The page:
So what do we do? For those of us who believe as I do that we are now exposed to excess radiation (by land, sea, and air), and that we are now at greater risk of the above-noted issues, we can be proactive. Potassium iodide at 1 milligram per day (for any size or age person), and with glutathione (or N-acetylcysteine [NAC]) in any of their forms, is the combination I’m generally recommending. This includes pregnant and nursing women (who themselves and their fetuses are at even greater risk), but they should discuss usage with their doctor, as should everyone.
"You may have noticed that I’m not recommending the huge doses of potassium iodide that others are espousing. Many people will get fevers, rashes, & eventual thyroid dysfunction at the high doses..."
Many practitioners haven’t formed an opinion on this, though, and they may not be familiar with these treatments, so many of them perhaps don’t offer a response to the radiation (rubber-stamping the hands-off party-line position).
Our family members and patients with Autism Spectrum Disorders are at greater risk, too, due to metabolic and detox deficiencies, so these options are even more important for them. I’m having people continue these supplements for a month, which, though arbitrary, gives us time to see (and hope for) if and when the radiation dissipates.
Sulfur-intolerant individuals can substitute vitamin C for the glutathione or for the NAC; for many persons who have oxalate issues, supplemental vitamin C is often not an option, so antioxidants such as enhanced-absorption curcuma, CoQ10, or bioflavonoids (e.g. cherry/berry extracts) can be used. Water that has been bottled before the radiation had reached your home continent is also a good idea, though most home filtration is expected to remove much (not all) of the radiocharged particles.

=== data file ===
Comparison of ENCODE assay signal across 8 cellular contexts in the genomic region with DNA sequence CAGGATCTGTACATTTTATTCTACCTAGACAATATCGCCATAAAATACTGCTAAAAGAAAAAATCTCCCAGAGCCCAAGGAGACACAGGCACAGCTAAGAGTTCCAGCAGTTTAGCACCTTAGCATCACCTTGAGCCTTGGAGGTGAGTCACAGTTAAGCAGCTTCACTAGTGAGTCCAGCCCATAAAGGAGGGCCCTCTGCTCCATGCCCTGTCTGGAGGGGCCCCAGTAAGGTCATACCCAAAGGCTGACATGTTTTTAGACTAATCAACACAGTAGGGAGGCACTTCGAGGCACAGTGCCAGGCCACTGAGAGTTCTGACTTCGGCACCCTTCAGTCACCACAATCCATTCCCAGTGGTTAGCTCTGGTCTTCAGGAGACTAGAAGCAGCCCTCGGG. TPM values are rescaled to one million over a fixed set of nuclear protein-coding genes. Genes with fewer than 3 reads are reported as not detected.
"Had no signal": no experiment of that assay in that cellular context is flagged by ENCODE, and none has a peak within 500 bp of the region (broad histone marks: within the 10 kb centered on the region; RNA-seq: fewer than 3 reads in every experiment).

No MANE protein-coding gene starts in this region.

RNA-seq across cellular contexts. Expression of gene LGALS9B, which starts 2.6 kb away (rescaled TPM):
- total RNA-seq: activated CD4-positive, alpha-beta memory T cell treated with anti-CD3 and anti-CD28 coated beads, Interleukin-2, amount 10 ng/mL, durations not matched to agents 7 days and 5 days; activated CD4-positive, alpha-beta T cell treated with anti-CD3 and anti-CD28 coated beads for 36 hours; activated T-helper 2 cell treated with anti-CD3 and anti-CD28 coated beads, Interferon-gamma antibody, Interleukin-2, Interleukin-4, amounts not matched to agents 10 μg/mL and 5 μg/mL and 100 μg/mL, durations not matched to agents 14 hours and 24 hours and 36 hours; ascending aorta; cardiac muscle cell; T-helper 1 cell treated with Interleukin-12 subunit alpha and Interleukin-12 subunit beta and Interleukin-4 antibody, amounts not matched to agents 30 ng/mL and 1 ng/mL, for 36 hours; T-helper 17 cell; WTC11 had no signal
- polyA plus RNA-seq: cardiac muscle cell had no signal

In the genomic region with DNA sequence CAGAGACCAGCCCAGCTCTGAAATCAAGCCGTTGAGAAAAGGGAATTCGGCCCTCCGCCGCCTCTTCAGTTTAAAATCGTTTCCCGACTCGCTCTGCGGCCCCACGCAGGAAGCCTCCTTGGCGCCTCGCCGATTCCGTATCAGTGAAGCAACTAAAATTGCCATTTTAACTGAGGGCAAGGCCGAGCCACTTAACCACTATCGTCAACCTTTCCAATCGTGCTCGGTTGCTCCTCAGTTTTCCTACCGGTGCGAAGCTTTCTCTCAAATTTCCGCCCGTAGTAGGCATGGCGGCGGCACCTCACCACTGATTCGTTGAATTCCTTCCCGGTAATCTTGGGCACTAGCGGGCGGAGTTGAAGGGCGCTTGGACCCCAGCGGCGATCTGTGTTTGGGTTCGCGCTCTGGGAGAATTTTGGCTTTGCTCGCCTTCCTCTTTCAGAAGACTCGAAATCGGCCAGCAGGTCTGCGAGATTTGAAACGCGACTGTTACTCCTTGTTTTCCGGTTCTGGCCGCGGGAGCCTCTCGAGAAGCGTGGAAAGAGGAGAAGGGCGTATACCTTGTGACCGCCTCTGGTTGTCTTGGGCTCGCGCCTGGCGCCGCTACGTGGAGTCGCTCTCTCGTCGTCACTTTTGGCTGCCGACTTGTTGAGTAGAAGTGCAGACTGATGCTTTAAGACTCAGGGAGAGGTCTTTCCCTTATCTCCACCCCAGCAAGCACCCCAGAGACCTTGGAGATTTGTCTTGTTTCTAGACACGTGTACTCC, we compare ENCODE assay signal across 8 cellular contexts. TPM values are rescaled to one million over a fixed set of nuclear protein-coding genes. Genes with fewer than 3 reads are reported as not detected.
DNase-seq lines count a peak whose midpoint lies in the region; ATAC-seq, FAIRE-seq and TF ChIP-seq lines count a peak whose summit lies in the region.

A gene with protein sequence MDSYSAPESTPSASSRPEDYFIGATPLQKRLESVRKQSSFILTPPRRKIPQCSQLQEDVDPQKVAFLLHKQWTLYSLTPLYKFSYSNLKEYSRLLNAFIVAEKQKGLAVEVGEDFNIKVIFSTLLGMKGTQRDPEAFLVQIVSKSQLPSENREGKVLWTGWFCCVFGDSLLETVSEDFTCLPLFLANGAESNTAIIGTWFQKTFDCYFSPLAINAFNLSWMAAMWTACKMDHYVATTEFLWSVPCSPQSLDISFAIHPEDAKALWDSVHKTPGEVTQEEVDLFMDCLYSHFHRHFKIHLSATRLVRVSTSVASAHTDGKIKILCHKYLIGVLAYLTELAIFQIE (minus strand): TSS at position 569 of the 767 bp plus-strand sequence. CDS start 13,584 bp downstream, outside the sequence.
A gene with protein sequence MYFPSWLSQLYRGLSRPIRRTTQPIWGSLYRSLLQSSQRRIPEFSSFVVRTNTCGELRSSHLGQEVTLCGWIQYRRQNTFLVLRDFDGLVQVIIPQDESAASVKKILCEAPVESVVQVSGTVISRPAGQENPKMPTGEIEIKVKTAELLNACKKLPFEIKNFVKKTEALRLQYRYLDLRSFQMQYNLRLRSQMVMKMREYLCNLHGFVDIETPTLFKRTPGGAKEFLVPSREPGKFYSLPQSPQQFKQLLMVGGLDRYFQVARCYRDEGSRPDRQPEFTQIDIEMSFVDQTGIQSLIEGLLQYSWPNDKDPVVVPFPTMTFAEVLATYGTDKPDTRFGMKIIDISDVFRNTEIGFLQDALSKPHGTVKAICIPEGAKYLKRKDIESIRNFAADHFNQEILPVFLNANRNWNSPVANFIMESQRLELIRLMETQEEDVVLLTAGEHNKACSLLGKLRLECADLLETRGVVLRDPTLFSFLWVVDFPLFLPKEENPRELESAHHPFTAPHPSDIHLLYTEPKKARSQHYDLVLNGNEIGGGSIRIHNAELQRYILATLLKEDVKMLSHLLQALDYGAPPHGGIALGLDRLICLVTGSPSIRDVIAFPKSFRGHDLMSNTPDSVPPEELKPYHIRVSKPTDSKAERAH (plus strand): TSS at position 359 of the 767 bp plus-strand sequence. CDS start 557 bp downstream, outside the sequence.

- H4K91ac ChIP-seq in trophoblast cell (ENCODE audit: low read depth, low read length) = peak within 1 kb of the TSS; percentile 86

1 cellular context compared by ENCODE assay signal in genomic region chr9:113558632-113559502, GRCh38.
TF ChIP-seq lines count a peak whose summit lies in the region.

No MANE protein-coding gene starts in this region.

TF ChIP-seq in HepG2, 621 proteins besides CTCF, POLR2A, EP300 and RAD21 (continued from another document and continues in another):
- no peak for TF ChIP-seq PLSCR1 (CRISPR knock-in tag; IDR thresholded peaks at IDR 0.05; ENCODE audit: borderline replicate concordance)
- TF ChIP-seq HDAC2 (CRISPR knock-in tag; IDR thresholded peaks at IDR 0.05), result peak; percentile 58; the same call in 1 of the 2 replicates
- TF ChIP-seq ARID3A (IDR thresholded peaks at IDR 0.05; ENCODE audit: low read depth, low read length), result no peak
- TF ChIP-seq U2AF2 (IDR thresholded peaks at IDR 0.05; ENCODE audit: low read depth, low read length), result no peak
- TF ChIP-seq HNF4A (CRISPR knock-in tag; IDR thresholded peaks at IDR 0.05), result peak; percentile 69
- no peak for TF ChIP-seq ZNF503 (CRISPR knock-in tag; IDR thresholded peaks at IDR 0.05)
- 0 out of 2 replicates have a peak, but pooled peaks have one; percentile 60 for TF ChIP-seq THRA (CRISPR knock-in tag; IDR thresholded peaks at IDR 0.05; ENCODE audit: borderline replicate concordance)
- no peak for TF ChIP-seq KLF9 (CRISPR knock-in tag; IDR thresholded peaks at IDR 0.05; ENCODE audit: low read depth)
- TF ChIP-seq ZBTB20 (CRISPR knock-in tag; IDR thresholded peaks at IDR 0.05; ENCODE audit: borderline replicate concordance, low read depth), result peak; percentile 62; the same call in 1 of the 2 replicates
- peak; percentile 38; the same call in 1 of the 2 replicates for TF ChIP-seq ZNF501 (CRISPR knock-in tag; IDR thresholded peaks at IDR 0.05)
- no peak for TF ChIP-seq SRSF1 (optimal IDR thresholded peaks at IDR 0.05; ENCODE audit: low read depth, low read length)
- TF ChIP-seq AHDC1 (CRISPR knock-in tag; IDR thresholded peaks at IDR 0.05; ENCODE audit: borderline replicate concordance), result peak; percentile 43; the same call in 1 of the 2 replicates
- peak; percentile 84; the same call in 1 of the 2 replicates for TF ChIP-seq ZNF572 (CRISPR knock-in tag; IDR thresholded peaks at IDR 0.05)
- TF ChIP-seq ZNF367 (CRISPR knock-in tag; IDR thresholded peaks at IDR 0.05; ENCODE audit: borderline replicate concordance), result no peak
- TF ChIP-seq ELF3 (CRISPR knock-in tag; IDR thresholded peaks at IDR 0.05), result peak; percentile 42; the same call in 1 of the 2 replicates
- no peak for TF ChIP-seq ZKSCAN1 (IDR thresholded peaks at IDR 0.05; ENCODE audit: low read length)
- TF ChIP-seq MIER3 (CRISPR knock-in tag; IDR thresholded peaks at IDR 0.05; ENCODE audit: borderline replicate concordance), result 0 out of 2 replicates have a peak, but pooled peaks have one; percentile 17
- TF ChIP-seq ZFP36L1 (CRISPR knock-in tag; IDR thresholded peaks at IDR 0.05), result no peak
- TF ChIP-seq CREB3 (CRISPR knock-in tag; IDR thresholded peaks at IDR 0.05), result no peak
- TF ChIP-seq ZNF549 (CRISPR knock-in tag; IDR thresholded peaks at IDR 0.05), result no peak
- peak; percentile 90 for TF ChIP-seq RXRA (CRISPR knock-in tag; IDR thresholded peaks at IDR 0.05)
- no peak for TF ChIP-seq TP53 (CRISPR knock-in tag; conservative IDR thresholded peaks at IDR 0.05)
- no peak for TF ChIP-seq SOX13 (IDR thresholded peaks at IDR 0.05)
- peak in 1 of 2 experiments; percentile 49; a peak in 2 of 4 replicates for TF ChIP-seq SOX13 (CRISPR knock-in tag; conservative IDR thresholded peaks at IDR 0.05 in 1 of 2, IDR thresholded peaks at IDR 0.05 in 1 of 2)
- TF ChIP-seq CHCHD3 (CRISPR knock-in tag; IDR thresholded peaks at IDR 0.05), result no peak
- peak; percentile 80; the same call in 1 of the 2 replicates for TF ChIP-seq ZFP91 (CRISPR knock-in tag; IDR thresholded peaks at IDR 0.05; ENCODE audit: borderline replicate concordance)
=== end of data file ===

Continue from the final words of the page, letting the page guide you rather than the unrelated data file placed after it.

"These are my opinions, and they are preliminary and informational, so consulting your practitioner is best..."
You may have noticed that I’m not recommending the huge doses of potassium iodide that others are espousing. Many people will get fevers, rashes, & eventual thyroid dysfunction at the high doses, and we are not dealing with ground zero exposure in most cases outside of those near the reactors in Japan. Also, I’m generally having even those persons with no functioning thyroid gland use the iodine, as many radioactive molecules (not just radioiodine) are blocked throughout the body by potassium iodide.
These are my opinions, and they are preliminary and informational, so consulting your practitioner is best, though he or she may rubber-stamp the party line, and they may advise no proactive response, contrary to the above options. Keep yourself updated on the situation out of Japan, as modifications of the above may occur. Sincere best hopes for you and for our fellow citizens in Japan during this time.
Phillip C. DeMio, MD